Today I watched a minor drama unfold in Grapevine, Texas, at the US Post Office. A young activist in Dallas has been filming various facilities and calling it a “First Amendment Audit” like those done by other activist around the country. I like this guy, he’s non-confrontational for the most part and he also has a good grasp on what the law is in regards to photography in public. One of the articles dealt with an encounter in Westworth Village and how the activists handled themselves compared to how the police handled themselves. The officer came off poorly there and the activist did well, as was the case in Grapevine, for the most part.
Going through this video, it’s fairly simple to see that the activist knows what he is doing. At about 1:30 in the video, he is approached by a postal employee and questioned. He answers and the employee says “alright” and walks back to the building. Fairly good, so far. Then, at 4:20, the postmaster comes out and tells the activist that he wants the activist to stop taking video because it is making his employees uncomfortable, and the puts the activist “on notice.” That’s laughable, because at this point, the activist has done nothing that is illegal, immoral, or unethical.
So, as is inevitable in this type of encounter, the police are called and Officer Brian Hintz shows up. Like the officer in Westworth Village, Hintz seems to have a chip on his should and he doesn’t know the law. Hintz (at 6:05) makes contact and asks for ID, just like almost every police officer in the United States would do.* But Hintz says that if he requests ID, a person is required to show it to him, which is absolutely incorrect. We’ve covered this before, at Fault Lines, so I won’t go over the law again, other than to note that the activist did not have to identify himself.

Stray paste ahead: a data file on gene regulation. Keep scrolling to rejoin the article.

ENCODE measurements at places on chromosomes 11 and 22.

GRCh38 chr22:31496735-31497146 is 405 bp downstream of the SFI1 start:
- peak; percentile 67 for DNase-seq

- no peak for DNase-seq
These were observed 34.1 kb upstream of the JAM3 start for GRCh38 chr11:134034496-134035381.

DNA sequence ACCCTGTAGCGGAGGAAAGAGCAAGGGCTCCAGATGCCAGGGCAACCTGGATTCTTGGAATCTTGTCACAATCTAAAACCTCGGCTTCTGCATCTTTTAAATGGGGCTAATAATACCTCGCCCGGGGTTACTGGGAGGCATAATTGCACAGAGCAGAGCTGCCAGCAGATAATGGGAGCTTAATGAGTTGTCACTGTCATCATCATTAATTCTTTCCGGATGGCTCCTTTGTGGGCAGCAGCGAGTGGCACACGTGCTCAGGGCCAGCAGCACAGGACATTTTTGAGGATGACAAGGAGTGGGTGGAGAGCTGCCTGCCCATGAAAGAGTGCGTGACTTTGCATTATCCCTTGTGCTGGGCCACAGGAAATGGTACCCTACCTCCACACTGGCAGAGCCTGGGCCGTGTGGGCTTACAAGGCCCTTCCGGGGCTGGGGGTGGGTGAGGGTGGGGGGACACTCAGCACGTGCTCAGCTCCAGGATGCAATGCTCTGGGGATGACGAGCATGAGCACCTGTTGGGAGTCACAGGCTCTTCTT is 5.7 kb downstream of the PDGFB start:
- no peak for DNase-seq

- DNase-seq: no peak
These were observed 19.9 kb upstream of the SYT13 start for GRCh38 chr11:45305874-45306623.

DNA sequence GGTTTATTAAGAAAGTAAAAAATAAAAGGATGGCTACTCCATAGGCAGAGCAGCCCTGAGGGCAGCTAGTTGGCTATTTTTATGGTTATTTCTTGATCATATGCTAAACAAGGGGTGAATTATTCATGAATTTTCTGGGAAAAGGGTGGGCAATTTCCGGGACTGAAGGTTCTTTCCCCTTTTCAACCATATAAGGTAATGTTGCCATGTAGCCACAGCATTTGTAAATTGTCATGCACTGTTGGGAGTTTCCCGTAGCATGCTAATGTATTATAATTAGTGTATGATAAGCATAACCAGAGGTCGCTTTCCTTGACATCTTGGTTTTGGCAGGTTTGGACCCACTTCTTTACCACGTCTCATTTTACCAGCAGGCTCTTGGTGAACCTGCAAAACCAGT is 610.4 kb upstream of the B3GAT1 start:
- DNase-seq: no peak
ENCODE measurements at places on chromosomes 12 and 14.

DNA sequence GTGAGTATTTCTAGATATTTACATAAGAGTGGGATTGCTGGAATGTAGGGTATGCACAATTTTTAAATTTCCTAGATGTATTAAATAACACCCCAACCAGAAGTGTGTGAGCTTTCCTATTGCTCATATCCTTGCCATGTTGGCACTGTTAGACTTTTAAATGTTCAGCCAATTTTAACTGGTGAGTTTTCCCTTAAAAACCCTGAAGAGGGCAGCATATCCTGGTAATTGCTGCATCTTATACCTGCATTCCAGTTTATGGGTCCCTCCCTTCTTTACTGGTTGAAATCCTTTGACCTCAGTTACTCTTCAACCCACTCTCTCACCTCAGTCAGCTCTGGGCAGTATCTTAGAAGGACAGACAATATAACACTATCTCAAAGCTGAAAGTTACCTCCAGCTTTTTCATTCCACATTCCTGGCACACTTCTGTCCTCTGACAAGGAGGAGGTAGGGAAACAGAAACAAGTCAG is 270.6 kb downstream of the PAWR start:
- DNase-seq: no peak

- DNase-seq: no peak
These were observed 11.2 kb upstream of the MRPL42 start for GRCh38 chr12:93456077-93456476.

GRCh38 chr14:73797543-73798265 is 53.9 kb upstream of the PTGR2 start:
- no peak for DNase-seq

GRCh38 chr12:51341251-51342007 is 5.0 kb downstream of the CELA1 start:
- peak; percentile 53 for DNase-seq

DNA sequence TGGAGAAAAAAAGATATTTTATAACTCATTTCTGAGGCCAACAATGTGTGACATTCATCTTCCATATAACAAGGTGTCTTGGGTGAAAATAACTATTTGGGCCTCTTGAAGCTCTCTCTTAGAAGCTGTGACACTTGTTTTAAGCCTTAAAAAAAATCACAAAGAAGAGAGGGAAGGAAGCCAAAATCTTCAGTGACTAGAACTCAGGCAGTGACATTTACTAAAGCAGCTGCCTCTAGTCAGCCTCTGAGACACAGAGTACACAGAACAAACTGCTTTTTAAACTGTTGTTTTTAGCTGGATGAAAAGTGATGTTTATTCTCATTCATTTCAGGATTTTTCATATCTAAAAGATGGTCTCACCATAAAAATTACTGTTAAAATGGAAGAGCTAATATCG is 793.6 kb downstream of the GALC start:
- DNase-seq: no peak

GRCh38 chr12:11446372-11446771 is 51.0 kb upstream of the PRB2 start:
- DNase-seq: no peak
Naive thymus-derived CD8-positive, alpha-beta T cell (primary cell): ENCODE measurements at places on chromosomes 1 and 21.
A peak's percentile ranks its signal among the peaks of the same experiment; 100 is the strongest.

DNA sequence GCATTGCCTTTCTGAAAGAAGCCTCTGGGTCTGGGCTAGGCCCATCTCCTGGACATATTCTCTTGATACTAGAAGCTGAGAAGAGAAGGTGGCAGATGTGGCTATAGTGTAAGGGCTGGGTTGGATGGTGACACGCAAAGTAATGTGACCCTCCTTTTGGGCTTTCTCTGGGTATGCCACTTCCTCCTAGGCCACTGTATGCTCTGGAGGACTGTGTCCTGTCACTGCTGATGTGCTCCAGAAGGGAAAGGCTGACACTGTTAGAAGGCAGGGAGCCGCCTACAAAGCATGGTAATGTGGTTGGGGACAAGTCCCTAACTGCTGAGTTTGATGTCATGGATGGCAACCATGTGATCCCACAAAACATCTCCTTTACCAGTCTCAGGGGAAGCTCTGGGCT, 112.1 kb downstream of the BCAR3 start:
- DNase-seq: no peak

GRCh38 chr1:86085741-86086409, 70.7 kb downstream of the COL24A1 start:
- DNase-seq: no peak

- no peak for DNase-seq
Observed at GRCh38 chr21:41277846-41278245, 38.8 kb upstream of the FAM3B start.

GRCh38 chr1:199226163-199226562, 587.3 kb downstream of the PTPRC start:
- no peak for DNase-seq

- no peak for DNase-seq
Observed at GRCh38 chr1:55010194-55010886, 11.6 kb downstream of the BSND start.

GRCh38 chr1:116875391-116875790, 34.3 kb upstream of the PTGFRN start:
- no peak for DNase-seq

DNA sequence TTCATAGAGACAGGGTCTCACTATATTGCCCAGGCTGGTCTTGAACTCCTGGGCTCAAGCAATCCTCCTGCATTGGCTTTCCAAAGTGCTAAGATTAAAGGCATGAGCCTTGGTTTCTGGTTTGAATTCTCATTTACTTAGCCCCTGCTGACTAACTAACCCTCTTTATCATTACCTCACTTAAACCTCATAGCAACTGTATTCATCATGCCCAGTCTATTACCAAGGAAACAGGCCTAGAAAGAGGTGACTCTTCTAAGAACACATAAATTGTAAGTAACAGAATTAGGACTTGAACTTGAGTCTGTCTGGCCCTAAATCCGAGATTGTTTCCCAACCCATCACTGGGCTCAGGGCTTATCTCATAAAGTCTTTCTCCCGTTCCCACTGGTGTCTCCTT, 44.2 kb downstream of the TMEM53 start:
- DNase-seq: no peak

Then Hintz tells the activist that he may ask him to leave, and the activist states correctly that he has a right to be there. Hintz doesn’t like that, and makes a veiled threat to arrest the activist for Failure to Identify—so the activist quotes the law to Hintz.
All is going well for the activist—and then he makes a statement that is just flat wrong.† The activist asks if the officer is TCOLE-certified, which all police officers in Texas have to be, and if he took the mandatory training on public photography.
The problem is that there is no state-mandated training on public photography for peace officers. Peace officers do have mandated training for each two-year training cycle, but it doesn’t include anything on public photography. The mandated training for the current cycle (2015-2017) includes the following:
- Course 3184 – State and Federal Law Update Course
- If officer holds Basic Certificate:
- Course 3939 – Cultural Diversity
- Course 3232 – Special Investigative Topics
- Course 3841 – Crisis Intervention Training
- If the officer holds an Intermediate Certificate or higher, no other mandated courses
- Other courses to total 40 hours
None of the courses listed have any component that deals with public photography. An individual department could mandate that its officers receive training on the issue, but it is not required by the State of Texas.
So Hintz had no clue what the activist was talking about, because the activist was misinformed. Could Hintz do with some training? Sure, he needs to be updated on what §38.02 says, but that’s a problem that’s common to almost every police officer in the state. Hintz didn’t press the issue on arrest or leaving, and most importantly, he did nothing that violated the rights of the photographer.
*To be very clear, there is nothing inherently wrong a police officer asking for ID in a consensual encounter.
†The same comment is often made by David Worden (News Now Houston), along with several other misstatements of the law dealing with photography. I may do a post on that issue at some point.